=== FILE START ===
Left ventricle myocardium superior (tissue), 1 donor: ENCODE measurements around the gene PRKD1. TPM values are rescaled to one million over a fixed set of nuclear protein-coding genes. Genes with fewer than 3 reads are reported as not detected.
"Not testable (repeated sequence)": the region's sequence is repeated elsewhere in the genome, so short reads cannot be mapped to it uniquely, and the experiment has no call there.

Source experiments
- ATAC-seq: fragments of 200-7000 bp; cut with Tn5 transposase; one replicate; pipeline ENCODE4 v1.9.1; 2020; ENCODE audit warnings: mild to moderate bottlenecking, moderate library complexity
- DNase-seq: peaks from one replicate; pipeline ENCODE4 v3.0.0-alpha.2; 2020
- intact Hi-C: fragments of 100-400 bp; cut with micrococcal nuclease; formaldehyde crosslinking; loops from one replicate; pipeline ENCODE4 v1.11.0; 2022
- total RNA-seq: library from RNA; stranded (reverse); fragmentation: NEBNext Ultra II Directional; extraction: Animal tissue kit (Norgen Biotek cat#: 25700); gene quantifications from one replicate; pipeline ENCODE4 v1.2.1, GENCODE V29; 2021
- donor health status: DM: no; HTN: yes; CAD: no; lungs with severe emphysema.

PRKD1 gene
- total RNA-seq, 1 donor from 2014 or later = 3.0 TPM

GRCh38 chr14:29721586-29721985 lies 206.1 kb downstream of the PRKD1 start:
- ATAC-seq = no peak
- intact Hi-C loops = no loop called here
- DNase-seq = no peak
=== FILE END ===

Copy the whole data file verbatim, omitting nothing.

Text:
Left ventricle myocardium superior (tissue), 1 donor: ENCODE measurements around the gene PRKD1. TPM values are rescaled to one million over a fixed set of nuclear protein-coding genes. Genes with fewer than 3 reads are reported as not detected.
"Not testable (repeated sequence)": the region's sequence is repeated elsewhere in the genome, so short reads cannot be mapped to it uniquely, and the experiment has no call there.

Source experiments
- ATAC-seq: fragments of 200-7000 bp; cut with Tn5 transposase; one replicate; pipeline ENCODE4 v1.9.1; 2020; ENCODE audit warnings: mild to moderate bottlenecking, moderate library complexity
- DNase-seq: peaks from one replicate; pipeline ENCODE4 v3.0.0-alpha.2; 2020
- intact Hi-C: fragments of 100-400 bp; cut with micrococcal nuclease; formaldehyde crosslinking; loops from one replicate; pipeline ENCODE4 v1.11.0; 2022
- total RNA-seq: library from RNA; stranded (reverse); fragmentation: NEBNext Ultra II Directional; extraction: Animal tissue kit (Norgen Biotek cat#: 25700); gene quantifications from one replicate; pipeline ENCODE4 v1.2.1, GENCODE V29; 2021
- donor health status: DM: no; HTN: yes; CAD: no; lungs with severe emphysema.

PRKD1 gene
- total RNA-seq, 1 donor from 2014 or later = 3.0 TPM

GRCh38 chr14:29721586-29721985 lies 206.1 kb downstream of the PRKD1 start:
- ATAC-seq = no peak
- intact Hi-C loops = no loop called here
- DNase-seq = no peak